Her other books in the Carol Rossi Mystery Series are: Murder at the P&Z, 2013 and Broken Window, 2015. Her short story, , was published by Mysterical-E, December 2016.

She is a member of Sisters-in-Crime-Tri-State Chapter, and Mystery Writers of American. Visit her at

Karen Pullen: Cold Heart Wednesday, Jan 18 2017 


Karen Pullen returns with the second in her Stella Lavender Mysteries, Cold Heart. With her debut, Cold Feet, readers were introduced to the NC State Bureau of Investigations agent, who’s been doing undercover drug work. But Stella keeps hoping for something more. Always on the lookout for a homicide, she quickly becomes involved in an investigation after giving a ride to a hitchhiker.

The teen needs to get to her babysitting job, but once inside the wealthy neighborhood where her employer lives, Stella and the girl find the father in the family lying dead in the backyard. The toddler in question is missing. Stella gets herself assigned to the case and finds it particularly unusual.

Family photos have gone missing. It appears the victim was unconscious for a period of time before being killed. Why does he have a new huge deposit in his bank account? With the toddler’s mother pregnant and due to deliver soon, the child’s disappearance takes on a new urgency, even as Stella strives to find the father’s killer.

Stella’s backstory includes being raised by her very modern grandmother after her own mother went missing when Stella was a baby. This underlines much of her drive and motivation, and it comes into play in this case in an unusual manner.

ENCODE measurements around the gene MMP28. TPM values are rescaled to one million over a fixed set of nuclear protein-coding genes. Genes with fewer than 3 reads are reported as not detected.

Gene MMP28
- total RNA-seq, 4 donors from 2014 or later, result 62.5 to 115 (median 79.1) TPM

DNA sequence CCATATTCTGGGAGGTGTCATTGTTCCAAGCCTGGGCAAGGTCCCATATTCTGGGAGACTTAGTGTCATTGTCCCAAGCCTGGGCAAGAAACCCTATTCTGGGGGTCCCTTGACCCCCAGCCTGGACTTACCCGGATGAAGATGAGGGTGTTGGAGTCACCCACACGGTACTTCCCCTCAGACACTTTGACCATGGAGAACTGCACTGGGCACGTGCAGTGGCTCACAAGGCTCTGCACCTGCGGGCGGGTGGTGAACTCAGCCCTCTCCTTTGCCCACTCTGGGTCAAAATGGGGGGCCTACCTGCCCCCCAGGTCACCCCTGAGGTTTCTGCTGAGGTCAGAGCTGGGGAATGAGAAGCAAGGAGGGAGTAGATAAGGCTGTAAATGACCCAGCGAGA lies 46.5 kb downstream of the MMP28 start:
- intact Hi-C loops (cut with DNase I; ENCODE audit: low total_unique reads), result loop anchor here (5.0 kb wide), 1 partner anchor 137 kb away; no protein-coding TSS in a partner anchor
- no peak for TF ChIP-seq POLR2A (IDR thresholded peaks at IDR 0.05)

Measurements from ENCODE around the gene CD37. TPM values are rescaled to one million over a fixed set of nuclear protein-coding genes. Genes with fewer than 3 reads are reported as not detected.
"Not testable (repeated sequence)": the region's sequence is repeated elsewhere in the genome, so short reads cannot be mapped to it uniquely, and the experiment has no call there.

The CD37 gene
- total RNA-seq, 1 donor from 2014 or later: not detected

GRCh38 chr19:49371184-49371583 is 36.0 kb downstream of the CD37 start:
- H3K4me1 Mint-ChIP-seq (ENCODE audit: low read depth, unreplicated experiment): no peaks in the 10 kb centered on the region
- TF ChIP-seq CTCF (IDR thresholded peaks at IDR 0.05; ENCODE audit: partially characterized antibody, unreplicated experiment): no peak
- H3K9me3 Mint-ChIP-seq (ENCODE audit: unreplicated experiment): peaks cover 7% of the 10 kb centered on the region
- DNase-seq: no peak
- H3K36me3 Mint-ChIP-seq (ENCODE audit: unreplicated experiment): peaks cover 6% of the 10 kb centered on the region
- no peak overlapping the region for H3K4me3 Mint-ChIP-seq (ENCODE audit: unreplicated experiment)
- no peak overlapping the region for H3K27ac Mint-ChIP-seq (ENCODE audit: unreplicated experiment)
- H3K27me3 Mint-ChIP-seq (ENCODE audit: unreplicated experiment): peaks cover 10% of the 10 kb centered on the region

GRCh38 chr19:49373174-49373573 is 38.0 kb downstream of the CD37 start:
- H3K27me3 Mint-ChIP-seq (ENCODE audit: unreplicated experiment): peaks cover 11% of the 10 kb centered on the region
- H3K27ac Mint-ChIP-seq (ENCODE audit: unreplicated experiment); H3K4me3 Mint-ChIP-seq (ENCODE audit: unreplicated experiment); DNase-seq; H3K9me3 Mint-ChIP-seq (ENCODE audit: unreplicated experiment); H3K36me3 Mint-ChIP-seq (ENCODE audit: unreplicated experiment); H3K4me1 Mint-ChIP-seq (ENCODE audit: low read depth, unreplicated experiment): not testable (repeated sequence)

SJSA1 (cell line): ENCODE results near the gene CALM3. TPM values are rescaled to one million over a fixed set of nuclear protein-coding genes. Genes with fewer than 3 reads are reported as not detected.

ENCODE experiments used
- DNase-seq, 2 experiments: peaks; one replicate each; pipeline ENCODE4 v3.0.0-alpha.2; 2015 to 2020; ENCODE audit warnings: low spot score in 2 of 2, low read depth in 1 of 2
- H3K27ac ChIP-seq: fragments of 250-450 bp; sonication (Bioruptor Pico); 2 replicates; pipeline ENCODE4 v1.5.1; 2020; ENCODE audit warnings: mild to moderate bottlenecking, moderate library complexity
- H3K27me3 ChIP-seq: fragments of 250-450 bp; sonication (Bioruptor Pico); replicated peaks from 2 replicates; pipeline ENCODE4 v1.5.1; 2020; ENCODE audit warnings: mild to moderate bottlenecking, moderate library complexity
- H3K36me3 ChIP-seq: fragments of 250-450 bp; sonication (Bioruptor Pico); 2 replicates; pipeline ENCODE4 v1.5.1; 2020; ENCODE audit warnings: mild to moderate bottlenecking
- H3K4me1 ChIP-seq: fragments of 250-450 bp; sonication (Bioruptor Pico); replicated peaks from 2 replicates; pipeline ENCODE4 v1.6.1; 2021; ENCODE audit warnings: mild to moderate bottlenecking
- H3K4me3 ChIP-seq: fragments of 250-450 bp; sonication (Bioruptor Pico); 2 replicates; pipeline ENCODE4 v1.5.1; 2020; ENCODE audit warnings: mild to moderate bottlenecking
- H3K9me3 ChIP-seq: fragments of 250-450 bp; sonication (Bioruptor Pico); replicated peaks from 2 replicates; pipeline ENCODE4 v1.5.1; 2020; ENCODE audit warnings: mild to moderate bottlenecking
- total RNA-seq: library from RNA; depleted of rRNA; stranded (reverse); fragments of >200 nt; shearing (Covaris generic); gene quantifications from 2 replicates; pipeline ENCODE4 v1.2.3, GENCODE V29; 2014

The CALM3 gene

Pullen creates her North Carolina setting and her characters well. A strong entry in a compelling series.

4 UK Treats: Russell, Tope, Mitchell, Ireland Sunday, Jan 15 2017 

Auntie M had a ball over the holidays reading on her Kindle between wrapping gifts, having family over and celebrating with friends and family. Here’s four for readers to check out, all set in the UK~

Blood Axe is Leigh Russell’s newest DI Ian Peterson mystery. As the young detective struggles to adjust to his posting in York, and to the issues in his marriage, he’s confronted with a grisly murder scene.

A Viking axe goes missing after a festival and becomes the tool the murderer uses to carry out what soon becomes a series of murders. Peterson and his team, still adjusting to each other, must go full out to find who could possibly be the perpetrator. This is a canny killer, and it isn’t an easy task.

York springs to life, with plot points carefully worked out, and the gritty tasks, long hours and often frustrating work detectives face nicely illustrated. Russell’s police procedural’s hum with realism and this one is a fine addition to the series.